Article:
|Luis Baars on Wed, 29 Mar 2000 13:03:50 -0500 (EST)|
I deal with this almost everyday at work, except I have to put the ^Ms into files instead of taking them out (some weird thing with MS-DOS batch files needing extra embedded new line characters in order to run the batch file....go figure, it's Microsoft).
Another way to remove the new line characters (if you have a Windows machine available) is to ftp the file over to the Windows machine in binary mode, then ftp it back to your linux box in ascii mode.
Hope this helps.
----Original Message Follows---- From: Jason Lenthe <firstname.lastname@example.org> Reply-To: email@example.com To: firstname.lastname@example.org Subject: Re: [PLUG] Silly Emacs Question Date: Wed, 29 Mar 2000 08:34:15 -0500 (EST)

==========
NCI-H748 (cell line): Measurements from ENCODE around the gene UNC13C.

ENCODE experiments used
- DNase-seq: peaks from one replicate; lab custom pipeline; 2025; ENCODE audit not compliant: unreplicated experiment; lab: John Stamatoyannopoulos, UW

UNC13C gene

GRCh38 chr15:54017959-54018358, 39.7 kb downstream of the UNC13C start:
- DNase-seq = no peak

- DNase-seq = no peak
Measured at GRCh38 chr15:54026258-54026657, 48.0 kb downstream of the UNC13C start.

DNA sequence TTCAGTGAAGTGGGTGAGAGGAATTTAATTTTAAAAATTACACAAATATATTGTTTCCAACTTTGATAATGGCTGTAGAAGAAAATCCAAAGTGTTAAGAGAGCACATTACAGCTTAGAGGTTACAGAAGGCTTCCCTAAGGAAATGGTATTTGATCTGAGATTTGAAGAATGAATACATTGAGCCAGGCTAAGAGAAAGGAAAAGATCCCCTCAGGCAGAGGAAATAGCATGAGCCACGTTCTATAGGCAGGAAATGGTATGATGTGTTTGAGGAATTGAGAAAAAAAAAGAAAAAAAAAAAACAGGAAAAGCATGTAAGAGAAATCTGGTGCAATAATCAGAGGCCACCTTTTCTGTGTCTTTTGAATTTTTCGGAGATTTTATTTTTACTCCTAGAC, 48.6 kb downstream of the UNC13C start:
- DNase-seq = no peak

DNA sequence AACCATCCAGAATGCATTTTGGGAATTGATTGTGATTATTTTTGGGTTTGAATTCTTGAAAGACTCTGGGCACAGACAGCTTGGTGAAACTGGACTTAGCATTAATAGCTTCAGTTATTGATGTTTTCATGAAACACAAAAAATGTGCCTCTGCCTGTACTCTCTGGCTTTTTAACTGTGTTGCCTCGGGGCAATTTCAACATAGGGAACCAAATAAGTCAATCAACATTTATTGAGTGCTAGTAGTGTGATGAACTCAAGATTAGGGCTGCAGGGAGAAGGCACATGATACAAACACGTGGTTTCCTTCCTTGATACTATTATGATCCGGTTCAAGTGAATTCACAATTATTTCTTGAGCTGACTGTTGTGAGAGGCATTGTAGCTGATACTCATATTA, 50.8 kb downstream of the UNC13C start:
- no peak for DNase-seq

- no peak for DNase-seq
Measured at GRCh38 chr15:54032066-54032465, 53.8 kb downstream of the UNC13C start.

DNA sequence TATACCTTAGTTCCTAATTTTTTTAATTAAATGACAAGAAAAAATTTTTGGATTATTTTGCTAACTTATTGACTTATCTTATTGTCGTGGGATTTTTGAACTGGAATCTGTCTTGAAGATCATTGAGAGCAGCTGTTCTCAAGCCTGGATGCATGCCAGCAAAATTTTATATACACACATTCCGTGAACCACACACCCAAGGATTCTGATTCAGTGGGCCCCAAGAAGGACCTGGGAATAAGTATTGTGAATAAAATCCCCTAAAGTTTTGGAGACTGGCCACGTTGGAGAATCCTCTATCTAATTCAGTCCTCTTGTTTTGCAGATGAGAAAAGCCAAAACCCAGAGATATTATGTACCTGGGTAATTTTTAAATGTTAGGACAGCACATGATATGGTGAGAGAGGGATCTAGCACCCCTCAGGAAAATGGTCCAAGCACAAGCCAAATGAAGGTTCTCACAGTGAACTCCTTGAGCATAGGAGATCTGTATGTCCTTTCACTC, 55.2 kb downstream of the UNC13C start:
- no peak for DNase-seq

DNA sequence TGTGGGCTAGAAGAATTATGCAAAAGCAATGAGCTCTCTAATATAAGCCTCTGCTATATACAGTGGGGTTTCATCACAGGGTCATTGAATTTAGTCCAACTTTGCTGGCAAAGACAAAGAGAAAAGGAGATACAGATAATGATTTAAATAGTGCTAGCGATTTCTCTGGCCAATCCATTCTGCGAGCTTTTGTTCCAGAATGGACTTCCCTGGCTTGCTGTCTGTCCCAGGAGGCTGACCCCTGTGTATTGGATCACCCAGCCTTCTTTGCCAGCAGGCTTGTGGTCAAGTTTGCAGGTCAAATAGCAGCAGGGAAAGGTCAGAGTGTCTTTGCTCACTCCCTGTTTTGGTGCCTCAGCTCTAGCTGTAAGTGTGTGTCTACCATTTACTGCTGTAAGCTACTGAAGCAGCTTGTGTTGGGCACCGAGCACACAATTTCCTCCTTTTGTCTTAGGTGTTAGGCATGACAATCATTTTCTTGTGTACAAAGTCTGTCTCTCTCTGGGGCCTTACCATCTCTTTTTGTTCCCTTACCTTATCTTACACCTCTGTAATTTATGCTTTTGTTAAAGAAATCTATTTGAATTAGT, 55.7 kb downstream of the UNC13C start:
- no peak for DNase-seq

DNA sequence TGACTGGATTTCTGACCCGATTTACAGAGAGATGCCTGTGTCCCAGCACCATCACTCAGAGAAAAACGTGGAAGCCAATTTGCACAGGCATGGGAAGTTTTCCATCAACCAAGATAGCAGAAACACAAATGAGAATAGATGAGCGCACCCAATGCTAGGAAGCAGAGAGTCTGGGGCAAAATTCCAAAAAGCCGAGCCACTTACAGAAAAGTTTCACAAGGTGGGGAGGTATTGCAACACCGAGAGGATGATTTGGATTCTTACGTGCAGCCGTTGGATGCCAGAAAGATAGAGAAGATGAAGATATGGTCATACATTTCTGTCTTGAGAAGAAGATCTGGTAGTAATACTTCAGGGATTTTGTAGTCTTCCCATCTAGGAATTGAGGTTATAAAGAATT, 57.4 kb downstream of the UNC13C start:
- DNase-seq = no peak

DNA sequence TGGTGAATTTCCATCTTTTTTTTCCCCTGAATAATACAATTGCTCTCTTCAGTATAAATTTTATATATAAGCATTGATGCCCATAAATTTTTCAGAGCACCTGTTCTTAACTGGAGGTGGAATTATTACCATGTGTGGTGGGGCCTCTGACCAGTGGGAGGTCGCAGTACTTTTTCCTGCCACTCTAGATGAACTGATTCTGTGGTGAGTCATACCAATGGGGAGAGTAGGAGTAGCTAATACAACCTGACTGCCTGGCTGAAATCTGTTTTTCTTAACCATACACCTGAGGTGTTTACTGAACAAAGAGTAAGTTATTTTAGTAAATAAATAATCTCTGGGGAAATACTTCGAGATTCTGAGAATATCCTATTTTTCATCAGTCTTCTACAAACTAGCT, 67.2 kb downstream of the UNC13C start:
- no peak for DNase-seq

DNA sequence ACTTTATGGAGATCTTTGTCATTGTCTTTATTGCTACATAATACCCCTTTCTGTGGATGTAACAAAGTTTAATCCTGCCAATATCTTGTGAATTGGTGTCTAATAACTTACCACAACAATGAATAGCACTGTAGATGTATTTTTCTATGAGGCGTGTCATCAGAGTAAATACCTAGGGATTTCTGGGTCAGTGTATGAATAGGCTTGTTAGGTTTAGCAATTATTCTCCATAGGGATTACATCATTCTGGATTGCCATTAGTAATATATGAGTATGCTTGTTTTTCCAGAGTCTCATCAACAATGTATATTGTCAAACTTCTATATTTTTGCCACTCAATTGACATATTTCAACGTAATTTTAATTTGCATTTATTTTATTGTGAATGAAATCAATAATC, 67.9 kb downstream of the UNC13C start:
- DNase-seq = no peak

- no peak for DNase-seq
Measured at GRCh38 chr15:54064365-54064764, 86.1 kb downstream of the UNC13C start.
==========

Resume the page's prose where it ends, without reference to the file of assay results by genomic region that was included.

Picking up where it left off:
If you edit a file under windows, then edit it under linux (vi or emacs or whatever) you'll see those ^M s. My favorite way of getting rid of them is to do
cat myfile | tr -d '\r' > out mv out myfile
You can always inspect out before you overwrite the original to make sure you got it right.
Started using emacs and it seems to put a ^m at the end of each line. How do I stop this? I have a shell (tcsh) where I am setting some environment vars (setenv) and this ^m shows up in all. Realize this is not strictly Linux.
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